Again, rather than attempt to program all this from theoretical scratch, it is more practical and likely desirable to measure several good existing halls and store the results. The Japanese, and JVC, Yamaha, and Sony in particular were the pioneers in doing just this. The JVC XP-A1010 Digital Acoustics Processor, circa 1989, seemingly the first really commercially produced convolver, (abandoned in haste when 5.1 movie surround sound took over) stored within its memory the key parameters of fifteen actual halls including six symphony halls of various shapes and sizes, an opera house, a recital hall, a church, a cathedral, two jazz clubs, a gymnasium, a rock pavilion, and a stadium. The Sony professional convolver was the first of a later generation to appear. Sony produced four CD-ROMs each storing some eight impulse responses of the great halls and other enclosed spaces of Europe, Japan and America.

Impulse responses and convolution are techniques that have been proven indispensable in designing new halls that work the first time a note is played in them. The new concert hall of the Tokyo Opera City was designed using computer simulations and a one tenth scale model that allowed Leo Beranek and Takahiko Yanagisawa to hear what the hall would sound like before it was built. They could hear how the sound changes with the location of a seat in the hall, or with the addition of a diffusion cloud, or changes in the shape of the hall, etc. Such hall characteristics as intimacy, clarity, spaciousness, bass ratio, could then be adjusted to match the characteristics found desirable in existing great halls.

However, audiophiles can have an advantage that architects can only dream about. Our halls are not cast in diffuser wood. For if great halls can be simulated to such perfection using convolvers and auralization then why build the hall physically? The hall we simulate on our home computer should sound every bit as good as the one being constructed or better since we can vary our at-home halls to better suit the music being played or just to suit our mood. Perhaps we can even make a hall within our home that sounds better than any Leo Beranek could convolve and then construct.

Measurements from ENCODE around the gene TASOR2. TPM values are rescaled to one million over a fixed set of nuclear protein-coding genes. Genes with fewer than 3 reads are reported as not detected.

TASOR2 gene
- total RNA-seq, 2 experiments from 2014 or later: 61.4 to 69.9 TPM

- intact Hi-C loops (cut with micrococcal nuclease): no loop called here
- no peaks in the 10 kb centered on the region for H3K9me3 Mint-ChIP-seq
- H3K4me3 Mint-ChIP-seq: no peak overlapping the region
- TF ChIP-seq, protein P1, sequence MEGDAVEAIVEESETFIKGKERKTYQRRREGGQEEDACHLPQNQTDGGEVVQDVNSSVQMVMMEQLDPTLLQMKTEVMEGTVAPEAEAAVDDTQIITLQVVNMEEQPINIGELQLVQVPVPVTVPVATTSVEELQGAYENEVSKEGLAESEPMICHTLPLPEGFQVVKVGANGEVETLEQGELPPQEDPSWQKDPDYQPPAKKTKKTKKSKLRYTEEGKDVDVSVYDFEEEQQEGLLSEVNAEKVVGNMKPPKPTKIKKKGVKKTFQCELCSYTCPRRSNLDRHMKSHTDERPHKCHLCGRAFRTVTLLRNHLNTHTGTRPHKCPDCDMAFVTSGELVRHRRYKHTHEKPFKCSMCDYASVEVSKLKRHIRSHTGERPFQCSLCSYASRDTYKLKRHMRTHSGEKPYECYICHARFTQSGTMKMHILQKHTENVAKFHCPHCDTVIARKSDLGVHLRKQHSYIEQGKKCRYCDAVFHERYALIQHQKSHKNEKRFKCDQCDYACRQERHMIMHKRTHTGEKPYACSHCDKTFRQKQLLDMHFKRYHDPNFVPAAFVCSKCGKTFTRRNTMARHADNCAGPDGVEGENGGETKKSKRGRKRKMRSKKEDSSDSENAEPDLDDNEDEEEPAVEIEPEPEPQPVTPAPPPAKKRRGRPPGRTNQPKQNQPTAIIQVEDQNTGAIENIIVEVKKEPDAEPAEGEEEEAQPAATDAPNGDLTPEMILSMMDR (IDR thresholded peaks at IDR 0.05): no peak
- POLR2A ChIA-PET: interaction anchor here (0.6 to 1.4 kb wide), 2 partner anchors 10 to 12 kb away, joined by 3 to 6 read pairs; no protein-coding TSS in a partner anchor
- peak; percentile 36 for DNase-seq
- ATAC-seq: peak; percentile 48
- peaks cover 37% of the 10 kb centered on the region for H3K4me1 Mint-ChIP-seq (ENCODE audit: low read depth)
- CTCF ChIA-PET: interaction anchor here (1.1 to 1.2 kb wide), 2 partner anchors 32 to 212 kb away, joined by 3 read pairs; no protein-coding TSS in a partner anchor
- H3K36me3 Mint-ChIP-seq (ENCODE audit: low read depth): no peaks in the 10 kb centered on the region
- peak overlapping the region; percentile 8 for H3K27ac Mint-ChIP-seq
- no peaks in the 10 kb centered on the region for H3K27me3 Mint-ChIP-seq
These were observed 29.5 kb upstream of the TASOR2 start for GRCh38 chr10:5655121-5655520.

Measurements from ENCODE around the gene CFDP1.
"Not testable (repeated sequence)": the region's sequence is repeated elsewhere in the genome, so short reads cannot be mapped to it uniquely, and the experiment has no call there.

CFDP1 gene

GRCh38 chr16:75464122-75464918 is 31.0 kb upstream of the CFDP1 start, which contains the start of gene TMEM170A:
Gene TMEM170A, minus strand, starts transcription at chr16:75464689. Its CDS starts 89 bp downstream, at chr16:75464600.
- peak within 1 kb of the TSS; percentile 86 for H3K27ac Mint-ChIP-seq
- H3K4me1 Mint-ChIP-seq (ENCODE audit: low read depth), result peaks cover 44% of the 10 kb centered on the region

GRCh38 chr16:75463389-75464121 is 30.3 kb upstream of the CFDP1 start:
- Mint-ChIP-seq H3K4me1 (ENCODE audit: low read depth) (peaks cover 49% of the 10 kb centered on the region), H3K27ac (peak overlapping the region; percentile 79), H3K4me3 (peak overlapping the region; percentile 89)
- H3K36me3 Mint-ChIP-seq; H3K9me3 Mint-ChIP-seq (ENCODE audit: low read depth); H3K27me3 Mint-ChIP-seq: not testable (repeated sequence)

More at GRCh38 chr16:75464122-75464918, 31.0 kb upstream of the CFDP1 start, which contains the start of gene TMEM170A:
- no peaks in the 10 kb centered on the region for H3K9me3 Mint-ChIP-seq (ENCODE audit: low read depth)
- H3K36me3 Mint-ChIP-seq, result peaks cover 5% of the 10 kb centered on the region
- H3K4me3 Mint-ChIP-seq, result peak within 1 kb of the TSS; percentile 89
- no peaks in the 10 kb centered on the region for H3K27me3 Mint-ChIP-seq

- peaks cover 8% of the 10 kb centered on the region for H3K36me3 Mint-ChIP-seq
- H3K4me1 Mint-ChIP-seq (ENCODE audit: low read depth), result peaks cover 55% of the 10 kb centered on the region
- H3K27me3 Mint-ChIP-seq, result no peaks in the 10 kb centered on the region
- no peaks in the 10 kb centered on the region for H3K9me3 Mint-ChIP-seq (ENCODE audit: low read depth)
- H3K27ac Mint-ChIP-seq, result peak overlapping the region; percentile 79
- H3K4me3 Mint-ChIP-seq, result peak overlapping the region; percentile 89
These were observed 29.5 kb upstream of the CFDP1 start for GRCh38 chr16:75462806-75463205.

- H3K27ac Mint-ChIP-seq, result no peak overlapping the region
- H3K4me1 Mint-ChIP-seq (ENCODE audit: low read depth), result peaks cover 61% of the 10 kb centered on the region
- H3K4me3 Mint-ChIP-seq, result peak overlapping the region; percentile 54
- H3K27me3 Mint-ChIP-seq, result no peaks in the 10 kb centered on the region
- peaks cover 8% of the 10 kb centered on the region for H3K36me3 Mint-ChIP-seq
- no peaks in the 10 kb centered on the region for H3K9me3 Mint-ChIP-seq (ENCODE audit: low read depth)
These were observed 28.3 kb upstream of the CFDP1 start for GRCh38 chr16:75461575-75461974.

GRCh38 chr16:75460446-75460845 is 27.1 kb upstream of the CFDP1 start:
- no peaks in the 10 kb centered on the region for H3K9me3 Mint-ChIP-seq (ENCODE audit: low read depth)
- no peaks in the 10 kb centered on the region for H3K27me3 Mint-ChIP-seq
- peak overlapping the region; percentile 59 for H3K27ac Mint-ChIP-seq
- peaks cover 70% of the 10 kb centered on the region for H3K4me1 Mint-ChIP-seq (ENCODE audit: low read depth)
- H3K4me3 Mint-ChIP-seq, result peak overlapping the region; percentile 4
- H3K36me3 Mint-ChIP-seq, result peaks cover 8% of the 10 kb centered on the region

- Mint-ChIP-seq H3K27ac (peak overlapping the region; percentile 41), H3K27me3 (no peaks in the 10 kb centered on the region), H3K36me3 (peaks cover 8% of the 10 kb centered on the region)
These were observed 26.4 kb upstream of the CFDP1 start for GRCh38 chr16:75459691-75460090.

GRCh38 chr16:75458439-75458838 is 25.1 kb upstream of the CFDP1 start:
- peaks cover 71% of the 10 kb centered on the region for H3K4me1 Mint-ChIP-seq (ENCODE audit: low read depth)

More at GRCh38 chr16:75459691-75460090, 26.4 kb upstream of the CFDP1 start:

Adjusting Ambience Parameters for Ambiophonic Listening

To play a recording Ambiophonically, using a convolver, one first consults the recording booklet or jacket to see what acoustic space it was recorded in. Was it a studio, a church, a concert hall, an opera house, a recital hall, a theater, etc. Good recordings include frontal proscenium early reflections and reverberation that naturally should come from the front main speakers. Therefore for best results it is desirable to select that hall if it is in your library or use a hall that sounds as much like the recorded hall as possible.You can do this quickly with a little practice by listening to the main front channels with the surrounds switched off, and estimating the reverberation time of the hall, which in most concert halls or opera houses is from one-and-one half to three seconds. Then estimate other hall characteristics such as liveness, and capacity. You then select the stored hall that best matches your research or assumptions. You can also program your guesses directly, bringing up the surround speaker volumes one at a time to the levels that sound most realistic. Such settings can, of course be stored and recalled at any time.

Convolvers can also be told to compensate for the fact that, some of the time, recorded hall reverberation is being re-reverberated and that some rear ambience is coming from the front speakers. When I first started experimenting with the Ambiophonic method I thought this erroneous reverb might be a serious drawback as far as playing existing recordings was concerned. However, it is easy to see why this is not the case. The small amount of extra rear reverb coming from the main front speakers is quite overwhelmed by the ambience from the hopefully many surround speakers. Also, it is not unusual for a physical hall to re-reflect rear ambience from the proscenium. All that this extra frontal reverb means is that the hall is a little bit livelier than the impulse response suggests. Since this is an easily adjusted parameter it can be corrected for if anyone really hears this effect.